My grandmother played this album whenever my grandfather would get jumpy. It wasn’t often, but there would be days when even the buzzer on Jeopardy would be too much for him. I only saw this once, on a day when I guess he couldn’t sneak to the back of the house for a smoke. He tried to hide the fact that he smoked but with two grandchildren constantly prowling the yard it was a titanic effort. There were many instances when he would turn with a squeak of his sneakers, and drop a butt into the little copper tube he stored his smokes in, hoping we wouldn’t see his vice.

The possum has gotten comfortable. The two strays I feed are poking their heads out through the iron railing set in the brick. They eye the possum, the only thing between them and their food. The possum sometimes plays with them but tonight tensions seem high. I grab the nearly empty bag and flick it, scattering what’s left of the kibble onto the concrete. The cats carefully creep out and begin to nibble. The possum keeps sleeping.

The sky is turning a dark blue, and deep grey clouds are spinning in tufts studded with heat lightning. I can hear the rumble of thunder even over the headphones. The pulsing light illuminates the house across the street, where my childhood friend Scott grew up. After what happened with Scott’s baby sister, his parents felt it best to move across town.

My grandfather would jump at any loud bang, no matter how relaxed he felt. My grandmother walked with a cane, and if it tipped over against the wall my grandfather would leap out of whatever seat he was in. He avoided World War II as long as possible. His generation didn’t fall for the affected machismo that propels so many Millennials to pose with handguns on Facebook. War wasn’t glamorous where my grandparents came from. But when the draft called he went, and worked on B-17s as an engineer during bombing raids. He liked telling boot camp stories, but clammed up whenever you’d ask for details about the actual war. He had a dark spot on his little finger from a piece of shrapnel that had dissolved beneath the skin. Some weekends when I’d sleep over, I’d wake up to Too-Ra-Loo-Ra-Loo-Ral and the sound of Grandma sighing “It’s okay, Tom.” My grandfather would be sitting on the couch, his hands shaking, his breathing deep and ragged.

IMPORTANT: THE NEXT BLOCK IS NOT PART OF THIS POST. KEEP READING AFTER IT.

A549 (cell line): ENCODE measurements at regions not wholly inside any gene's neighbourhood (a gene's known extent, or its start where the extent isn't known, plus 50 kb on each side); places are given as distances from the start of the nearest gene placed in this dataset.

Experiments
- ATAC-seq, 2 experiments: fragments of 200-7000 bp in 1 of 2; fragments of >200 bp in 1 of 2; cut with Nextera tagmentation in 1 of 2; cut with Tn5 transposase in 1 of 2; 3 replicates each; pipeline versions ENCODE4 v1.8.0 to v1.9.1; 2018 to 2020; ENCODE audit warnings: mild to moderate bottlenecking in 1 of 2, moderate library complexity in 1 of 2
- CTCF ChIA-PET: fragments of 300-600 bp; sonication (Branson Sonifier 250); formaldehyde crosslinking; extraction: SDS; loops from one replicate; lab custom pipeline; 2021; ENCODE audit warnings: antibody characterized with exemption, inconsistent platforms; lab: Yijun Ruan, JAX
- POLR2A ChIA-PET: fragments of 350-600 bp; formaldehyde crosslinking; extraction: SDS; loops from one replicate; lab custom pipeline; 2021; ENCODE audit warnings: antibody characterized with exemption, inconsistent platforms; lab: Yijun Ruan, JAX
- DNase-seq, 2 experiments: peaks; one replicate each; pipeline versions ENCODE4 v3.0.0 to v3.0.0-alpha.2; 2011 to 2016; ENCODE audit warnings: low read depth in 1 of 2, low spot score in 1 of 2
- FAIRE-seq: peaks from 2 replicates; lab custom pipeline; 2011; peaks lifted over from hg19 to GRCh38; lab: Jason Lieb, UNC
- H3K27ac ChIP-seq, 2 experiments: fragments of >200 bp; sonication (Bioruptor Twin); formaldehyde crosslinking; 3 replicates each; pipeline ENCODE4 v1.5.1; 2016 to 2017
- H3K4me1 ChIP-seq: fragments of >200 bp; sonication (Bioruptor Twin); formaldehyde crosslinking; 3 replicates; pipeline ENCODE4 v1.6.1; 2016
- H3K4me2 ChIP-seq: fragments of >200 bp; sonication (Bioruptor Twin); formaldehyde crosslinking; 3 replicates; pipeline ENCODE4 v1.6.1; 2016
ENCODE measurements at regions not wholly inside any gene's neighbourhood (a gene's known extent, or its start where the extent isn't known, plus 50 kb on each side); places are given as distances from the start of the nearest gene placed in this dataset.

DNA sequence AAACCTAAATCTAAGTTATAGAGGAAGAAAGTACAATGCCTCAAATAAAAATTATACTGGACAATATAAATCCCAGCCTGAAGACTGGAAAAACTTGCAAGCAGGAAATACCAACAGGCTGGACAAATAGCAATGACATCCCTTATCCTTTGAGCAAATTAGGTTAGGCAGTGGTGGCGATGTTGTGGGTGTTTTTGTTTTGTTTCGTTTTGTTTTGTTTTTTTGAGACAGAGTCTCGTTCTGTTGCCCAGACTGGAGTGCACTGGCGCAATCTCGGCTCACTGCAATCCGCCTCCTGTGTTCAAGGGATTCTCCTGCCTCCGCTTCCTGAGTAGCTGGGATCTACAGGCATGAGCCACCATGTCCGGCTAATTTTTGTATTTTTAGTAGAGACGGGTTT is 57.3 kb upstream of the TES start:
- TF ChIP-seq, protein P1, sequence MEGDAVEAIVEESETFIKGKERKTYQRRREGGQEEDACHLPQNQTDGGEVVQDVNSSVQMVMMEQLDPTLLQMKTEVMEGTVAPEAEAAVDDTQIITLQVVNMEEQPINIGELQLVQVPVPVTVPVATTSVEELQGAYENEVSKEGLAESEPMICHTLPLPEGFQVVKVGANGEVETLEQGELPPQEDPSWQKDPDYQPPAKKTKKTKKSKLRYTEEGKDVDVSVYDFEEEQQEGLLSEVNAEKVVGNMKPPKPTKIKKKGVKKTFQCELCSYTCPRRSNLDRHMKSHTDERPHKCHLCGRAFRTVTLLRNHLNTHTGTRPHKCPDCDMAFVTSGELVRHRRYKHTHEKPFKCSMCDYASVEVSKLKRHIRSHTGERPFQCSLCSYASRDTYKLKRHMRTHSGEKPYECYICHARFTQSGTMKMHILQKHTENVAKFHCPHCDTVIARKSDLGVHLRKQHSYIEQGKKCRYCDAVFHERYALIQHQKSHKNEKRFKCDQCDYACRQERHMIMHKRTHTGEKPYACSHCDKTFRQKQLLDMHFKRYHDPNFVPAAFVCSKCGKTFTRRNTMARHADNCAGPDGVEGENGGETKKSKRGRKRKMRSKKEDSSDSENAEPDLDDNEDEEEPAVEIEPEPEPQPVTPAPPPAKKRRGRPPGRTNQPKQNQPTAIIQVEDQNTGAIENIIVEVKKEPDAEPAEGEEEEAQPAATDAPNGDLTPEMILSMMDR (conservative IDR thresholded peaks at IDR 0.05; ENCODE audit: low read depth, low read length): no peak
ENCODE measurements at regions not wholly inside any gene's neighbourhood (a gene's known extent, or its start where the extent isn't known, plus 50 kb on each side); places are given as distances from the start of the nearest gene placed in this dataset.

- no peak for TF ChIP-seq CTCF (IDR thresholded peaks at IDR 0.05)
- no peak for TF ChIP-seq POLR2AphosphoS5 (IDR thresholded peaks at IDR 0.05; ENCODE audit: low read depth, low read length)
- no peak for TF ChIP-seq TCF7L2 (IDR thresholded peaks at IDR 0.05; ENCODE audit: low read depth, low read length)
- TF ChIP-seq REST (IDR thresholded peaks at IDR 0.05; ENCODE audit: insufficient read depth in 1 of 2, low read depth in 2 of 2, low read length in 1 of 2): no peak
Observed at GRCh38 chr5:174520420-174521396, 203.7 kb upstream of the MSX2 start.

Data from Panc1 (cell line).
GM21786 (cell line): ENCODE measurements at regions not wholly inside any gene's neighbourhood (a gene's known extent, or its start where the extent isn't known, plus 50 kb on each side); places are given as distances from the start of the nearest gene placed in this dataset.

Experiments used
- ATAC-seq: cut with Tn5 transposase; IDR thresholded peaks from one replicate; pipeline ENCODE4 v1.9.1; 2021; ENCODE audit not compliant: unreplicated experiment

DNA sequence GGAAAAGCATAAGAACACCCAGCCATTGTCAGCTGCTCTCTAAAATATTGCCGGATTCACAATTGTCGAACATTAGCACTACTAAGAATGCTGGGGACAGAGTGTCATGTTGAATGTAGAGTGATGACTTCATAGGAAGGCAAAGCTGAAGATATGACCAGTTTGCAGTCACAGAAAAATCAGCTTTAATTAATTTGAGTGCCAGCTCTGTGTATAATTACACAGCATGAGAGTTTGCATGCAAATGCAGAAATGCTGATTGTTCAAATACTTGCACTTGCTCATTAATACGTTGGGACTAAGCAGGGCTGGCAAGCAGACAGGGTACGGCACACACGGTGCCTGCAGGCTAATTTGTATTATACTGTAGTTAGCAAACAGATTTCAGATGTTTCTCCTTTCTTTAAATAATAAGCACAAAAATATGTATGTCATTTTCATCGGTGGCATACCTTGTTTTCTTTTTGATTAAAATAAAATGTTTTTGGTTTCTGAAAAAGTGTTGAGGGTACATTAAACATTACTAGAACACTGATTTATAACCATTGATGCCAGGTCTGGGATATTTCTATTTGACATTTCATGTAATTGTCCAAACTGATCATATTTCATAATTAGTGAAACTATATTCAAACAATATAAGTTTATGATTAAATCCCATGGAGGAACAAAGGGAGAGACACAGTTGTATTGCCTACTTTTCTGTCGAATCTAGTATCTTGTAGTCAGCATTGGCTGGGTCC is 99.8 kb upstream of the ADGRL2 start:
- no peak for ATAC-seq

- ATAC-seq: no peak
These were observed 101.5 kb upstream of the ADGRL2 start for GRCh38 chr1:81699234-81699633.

I scratch the possum’s back and he stretches, waving at the air with his paws and flexing his toes like fingers. I feel his tail whip around my leg for a second, then curl back under his belly. Or maybe her belly. I’ve never thought to check. I don’t plan to anytime soon. The strays have finished eating from the scattered pile. They’re curled up in the bushes asleep. Scott’s old house sits empty. It’s been on the market for five years. It hasn’t had any permanent residents for the past fifteen.

“I can’t believe he would do this!” Scott’s mom had ranted. “He oughtta be in jail! He oughtta be hanged! How could he? How could he? He always seemed so friendly!”

Our mother wouldn’t allow my sister to visit after what happened with the neighbor girl. My sister didn’t know what was going on then but she does now. She deals by just not mentioning it. She and that little girl were the same age. I stopped coming over out of disgust, honestly. My father would sometimes go behind our mother’s back and ask if we wanted to “come along” when he visited his parents. “Grandpa misses you two,” he’d say. He stopped trying after I blurted “I don’t care” in a fit of pubescent moodiness.

At Grandma’s funeral they laid her beside Grandpa, and I remember thinking “liar” when I noticed the stone read Beloved Grandfather.

The girl seemed too young to be upset over what happened at the time. From what I hear she just mentioned it off-handedly to her folks, the way you would if you’d just gone picking flowers somewhere. I imagine she feels a lot differently about things today.